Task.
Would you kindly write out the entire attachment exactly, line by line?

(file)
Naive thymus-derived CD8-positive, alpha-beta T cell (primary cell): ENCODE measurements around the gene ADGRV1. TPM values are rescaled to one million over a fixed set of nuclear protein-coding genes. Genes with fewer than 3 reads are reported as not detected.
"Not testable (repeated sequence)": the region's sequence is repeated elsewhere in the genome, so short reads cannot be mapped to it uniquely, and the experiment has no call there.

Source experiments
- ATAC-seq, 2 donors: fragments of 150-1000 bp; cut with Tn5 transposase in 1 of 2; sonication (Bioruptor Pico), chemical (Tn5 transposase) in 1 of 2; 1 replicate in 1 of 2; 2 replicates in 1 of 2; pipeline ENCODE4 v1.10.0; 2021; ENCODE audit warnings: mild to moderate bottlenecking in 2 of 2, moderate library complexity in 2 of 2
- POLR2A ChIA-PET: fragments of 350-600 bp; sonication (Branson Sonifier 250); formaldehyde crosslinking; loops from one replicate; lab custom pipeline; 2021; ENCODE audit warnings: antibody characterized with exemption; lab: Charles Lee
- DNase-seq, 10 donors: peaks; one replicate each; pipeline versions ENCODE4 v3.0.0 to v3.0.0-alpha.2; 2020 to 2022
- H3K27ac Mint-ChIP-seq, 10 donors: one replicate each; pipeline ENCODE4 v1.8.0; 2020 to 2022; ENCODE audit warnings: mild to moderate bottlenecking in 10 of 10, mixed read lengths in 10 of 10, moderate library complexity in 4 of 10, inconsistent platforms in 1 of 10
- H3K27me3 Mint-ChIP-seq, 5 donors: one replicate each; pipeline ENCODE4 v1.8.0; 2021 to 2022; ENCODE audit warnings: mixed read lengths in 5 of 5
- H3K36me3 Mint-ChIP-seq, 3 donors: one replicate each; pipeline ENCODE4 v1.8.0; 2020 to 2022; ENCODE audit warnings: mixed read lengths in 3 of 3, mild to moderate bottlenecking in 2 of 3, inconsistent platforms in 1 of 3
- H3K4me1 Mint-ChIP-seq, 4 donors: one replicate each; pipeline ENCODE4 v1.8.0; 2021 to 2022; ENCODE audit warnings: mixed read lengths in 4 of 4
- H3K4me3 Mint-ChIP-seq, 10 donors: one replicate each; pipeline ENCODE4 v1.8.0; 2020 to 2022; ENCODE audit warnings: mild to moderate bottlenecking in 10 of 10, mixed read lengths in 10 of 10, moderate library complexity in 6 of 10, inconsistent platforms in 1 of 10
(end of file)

Naive thymus-derived CD8-positive, alpha-beta T cell (primary cell): ENCODE measurements around the gene ADGRV1. TPM values are rescaled to one million over a fixed set of nuclear protein-coding genes. Genes with fewer than 3 reads are reported as not detected.
"Not testable (repeated sequence)": the region's sequence is repeated elsewhere in the genome, so short reads cannot be mapped to it uniquely, and the experiment has no call there.

Source experiments
- ATAC-seq, 2 donors: fragments of 150-1000 bp; cut with Tn5 transposase in 1 of 2; sonication (Bioruptor Pico), chemical (Tn5 transposase) in 1 of 2; 1 replicate in 1 of 2; 2 replicates in 1 of 2; pipeline ENCODE4 v1.10.0; 2021; ENCODE audit warnings: mild to moderate bottlenecking in 2 of 2, moderate library complexity in 2 of 2
- POLR2A ChIA-PET: fragments of 350-600 bp; sonication (Branson Sonifier 250); formaldehyde crosslinking; loops from one replicate; lab custom pipeline; 2021; ENCODE audit warnings: antibody characterized with exemption; lab: Charles Lee
- DNase-seq, 10 donors: peaks; one replicate each; pipeline versions ENCODE4 v3.0.0 to v3.0.0-alpha.2; 2020 to 2022
- H3K27ac Mint-ChIP-seq, 10 donors: one replicate each; pipeline ENCODE4 v1.8.0; 2020 to 2022; ENCODE audit warnings: mild to moderate bottlenecking in 10 of 10, mixed read lengths in 10 of 10, moderate library complexity in 4 of 10, inconsistent platforms in 1 of 10
- H3K27me3 Mint-ChIP-seq, 5 donors: one replicate each; pipeline ENCODE4 v1.8.0; 2021 to 2022; ENCODE audit warnings: mixed read lengths in 5 of 5
- H3K36me3 Mint-ChIP-seq, 3 donors: one replicate each; pipeline ENCODE4 v1.8.0; 2020 to 2022; ENCODE audit warnings: mixed read lengths in 3 of 3, mild to moderate bottlenecking in 2 of 3, inconsistent platforms in 1 of 3
- H3K4me1 Mint-ChIP-seq, 4 donors: one replicate each; pipeline ENCODE4 v1.8.0; 2021 to 2022; ENCODE audit warnings: mixed read lengths in 4 of 4
- H3K4me3 Mint-ChIP-seq, 10 donors: one replicate each; pipeline ENCODE4 v1.8.0; 2020 to 2022; ENCODE audit warnings: mild to moderate bottlenecking in 10 of 10, mixed read lengths in 10 of 10, moderate library complexity in 6 of 10, inconsistent platforms in 1 of 10